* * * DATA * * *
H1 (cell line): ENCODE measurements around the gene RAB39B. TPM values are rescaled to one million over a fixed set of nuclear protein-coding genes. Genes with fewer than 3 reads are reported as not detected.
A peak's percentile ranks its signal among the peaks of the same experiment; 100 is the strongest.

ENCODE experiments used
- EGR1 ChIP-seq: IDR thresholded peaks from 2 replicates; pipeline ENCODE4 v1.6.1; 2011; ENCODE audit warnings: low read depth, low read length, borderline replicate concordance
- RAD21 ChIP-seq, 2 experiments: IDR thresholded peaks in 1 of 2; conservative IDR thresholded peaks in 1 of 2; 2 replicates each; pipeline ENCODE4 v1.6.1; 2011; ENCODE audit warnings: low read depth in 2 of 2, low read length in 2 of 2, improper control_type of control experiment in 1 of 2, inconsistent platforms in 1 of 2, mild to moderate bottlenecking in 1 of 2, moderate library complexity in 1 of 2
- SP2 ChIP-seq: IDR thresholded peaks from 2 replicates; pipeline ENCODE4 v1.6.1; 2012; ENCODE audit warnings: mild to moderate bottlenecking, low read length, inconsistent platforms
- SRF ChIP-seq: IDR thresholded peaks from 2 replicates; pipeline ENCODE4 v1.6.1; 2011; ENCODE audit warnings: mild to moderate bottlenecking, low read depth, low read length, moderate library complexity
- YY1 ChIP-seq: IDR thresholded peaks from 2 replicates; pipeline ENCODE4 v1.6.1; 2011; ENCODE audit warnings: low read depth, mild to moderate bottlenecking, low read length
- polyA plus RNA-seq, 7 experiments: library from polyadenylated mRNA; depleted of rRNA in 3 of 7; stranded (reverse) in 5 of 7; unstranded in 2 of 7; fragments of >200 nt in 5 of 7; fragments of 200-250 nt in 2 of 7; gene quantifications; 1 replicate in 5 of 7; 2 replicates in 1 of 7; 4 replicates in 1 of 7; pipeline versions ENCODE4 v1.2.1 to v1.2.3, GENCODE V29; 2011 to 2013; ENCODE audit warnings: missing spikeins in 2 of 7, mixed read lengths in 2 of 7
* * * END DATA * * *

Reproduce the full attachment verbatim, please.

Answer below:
H1 (cell line): ENCODE measurements around the gene RAB39B. TPM values are rescaled to one million over a fixed set of nuclear protein-coding genes. Genes with fewer than 3 reads are reported as not detected.
A peak's percentile ranks its signal among the peaks of the same experiment; 100 is the strongest.

ENCODE experiments used
- EGR1 ChIP-seq: IDR thresholded peaks from 2 replicates; pipeline ENCODE4 v1.6.1; 2011; ENCODE audit warnings: low read depth, low read length, borderline replicate concordance
- RAD21 ChIP-seq, 2 experiments: IDR thresholded peaks in 1 of 2; conservative IDR thresholded peaks in 1 of 2; 2 replicates each; pipeline ENCODE4 v1.6.1; 2011; ENCODE audit warnings: low read depth in 2 of 2, low read length in 2 of 2, improper control_type of control experiment in 1 of 2, inconsistent platforms in 1 of 2, mild to moderate bottlenecking in 1 of 2, moderate library complexity in 1 of 2
- SP2 ChIP-seq: IDR thresholded peaks from 2 replicates; pipeline ENCODE4 v1.6.1; 2012; ENCODE audit warnings: mild to moderate bottlenecking, low read length, inconsistent platforms
- SRF ChIP-seq: IDR thresholded peaks from 2 replicates; pipeline ENCODE4 v1.6.1; 2011; ENCODE audit warnings: mild to moderate bottlenecking, low read depth, low read length, moderate library complexity
- YY1 ChIP-seq: IDR thresholded peaks from 2 replicates; pipeline ENCODE4 v1.6.1; 2011; ENCODE audit warnings: low read depth, mild to moderate bottlenecking, low read length
- polyA plus RNA-seq, 7 experiments: library from polyadenylated mRNA; depleted of rRNA in 3 of 7; stranded (reverse) in 5 of 7; unstranded in 2 of 7; fragments of >200 nt in 5 of 7; fragments of 200-250 nt in 2 of 7; gene quantifications; 1 replicate in 5 of 7; 2 replicates in 1 of 7; 4 replicates in 1 of 7; pipeline versions ENCODE4 v1.2.1 to v1.2.3, GENCODE V29; 2011 to 2013; ENCODE audit warnings: missing spikeins in 2 of 7, mixed read lengths in 2 of 7